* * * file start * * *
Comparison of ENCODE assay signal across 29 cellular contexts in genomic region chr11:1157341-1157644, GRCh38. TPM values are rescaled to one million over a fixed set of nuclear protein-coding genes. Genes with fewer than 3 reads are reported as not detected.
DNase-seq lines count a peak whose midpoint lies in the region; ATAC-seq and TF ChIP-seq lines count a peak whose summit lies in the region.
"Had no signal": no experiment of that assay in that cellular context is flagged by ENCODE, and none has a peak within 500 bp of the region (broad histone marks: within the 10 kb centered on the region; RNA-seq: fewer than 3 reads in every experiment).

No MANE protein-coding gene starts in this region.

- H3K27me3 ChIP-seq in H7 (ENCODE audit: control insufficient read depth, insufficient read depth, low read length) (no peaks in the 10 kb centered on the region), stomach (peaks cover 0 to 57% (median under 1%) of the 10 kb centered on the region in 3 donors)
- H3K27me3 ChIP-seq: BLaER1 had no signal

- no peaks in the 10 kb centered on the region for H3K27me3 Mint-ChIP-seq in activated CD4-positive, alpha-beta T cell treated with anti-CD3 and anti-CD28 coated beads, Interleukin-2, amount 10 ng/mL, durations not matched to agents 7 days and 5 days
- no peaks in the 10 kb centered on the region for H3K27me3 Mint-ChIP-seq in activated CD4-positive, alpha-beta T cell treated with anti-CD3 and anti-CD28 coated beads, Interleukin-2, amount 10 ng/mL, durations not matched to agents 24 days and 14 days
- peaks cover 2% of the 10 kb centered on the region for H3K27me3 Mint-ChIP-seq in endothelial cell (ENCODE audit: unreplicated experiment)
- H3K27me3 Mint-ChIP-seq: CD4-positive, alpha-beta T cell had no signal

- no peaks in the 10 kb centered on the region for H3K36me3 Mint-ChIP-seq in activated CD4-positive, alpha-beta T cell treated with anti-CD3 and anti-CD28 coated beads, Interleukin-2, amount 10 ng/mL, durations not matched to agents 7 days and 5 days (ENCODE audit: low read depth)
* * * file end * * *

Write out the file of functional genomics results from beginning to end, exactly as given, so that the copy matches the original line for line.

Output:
Comparison of ENCODE assay signal across 29 cellular contexts in genomic region chr11:1157341-1157644, GRCh38. TPM values are rescaled to one million over a fixed set of nuclear protein-coding genes. Genes with fewer than 3 reads are reported as not detected.
DNase-seq lines count a peak whose midpoint lies in the region; ATAC-seq and TF ChIP-seq lines count a peak whose summit lies in the region.
"Had no signal": no experiment of that assay in that cellular context is flagged by ENCODE, and none has a peak within 500 bp of the region (broad histone marks: within the 10 kb centered on the region; RNA-seq: fewer than 3 reads in every experiment).

No MANE protein-coding gene starts in this region.

- H3K27me3 ChIP-seq in H7 (ENCODE audit: control insufficient read depth, insufficient read depth, low read length) (no peaks in the 10 kb centered on the region), stomach (peaks cover 0 to 57% (median under 1%) of the 10 kb centered on the region in 3 donors)
- H3K27me3 ChIP-seq: BLaER1 had no signal

- no peaks in the 10 kb centered on the region for H3K27me3 Mint-ChIP-seq in activated CD4-positive, alpha-beta T cell treated with anti-CD3 and anti-CD28 coated beads, Interleukin-2, amount 10 ng/mL, durations not matched to agents 7 days and 5 days
- no peaks in the 10 kb centered on the region for H3K27me3 Mint-ChIP-seq in activated CD4-positive, alpha-beta T cell treated with anti-CD3 and anti-CD28 coated beads, Interleukin-2, amount 10 ng/mL, durations not matched to agents 24 days and 14 days
- peaks cover 2% of the 10 kb centered on the region for H3K27me3 Mint-ChIP-seq in endothelial cell (ENCODE audit: unreplicated experiment)
- H3K27me3 Mint-ChIP-seq: CD4-positive, alpha-beta T cell had no signal

- no peaks in the 10 kb centered on the region for H3K36me3 Mint-ChIP-seq in activated CD4-positive, alpha-beta T cell treated with anti-CD3 and anti-CD28 coated beads, Interleukin-2, amount 10 ng/mL, durations not matched to agents 7 days and 5 days (ENCODE audit: low read depth)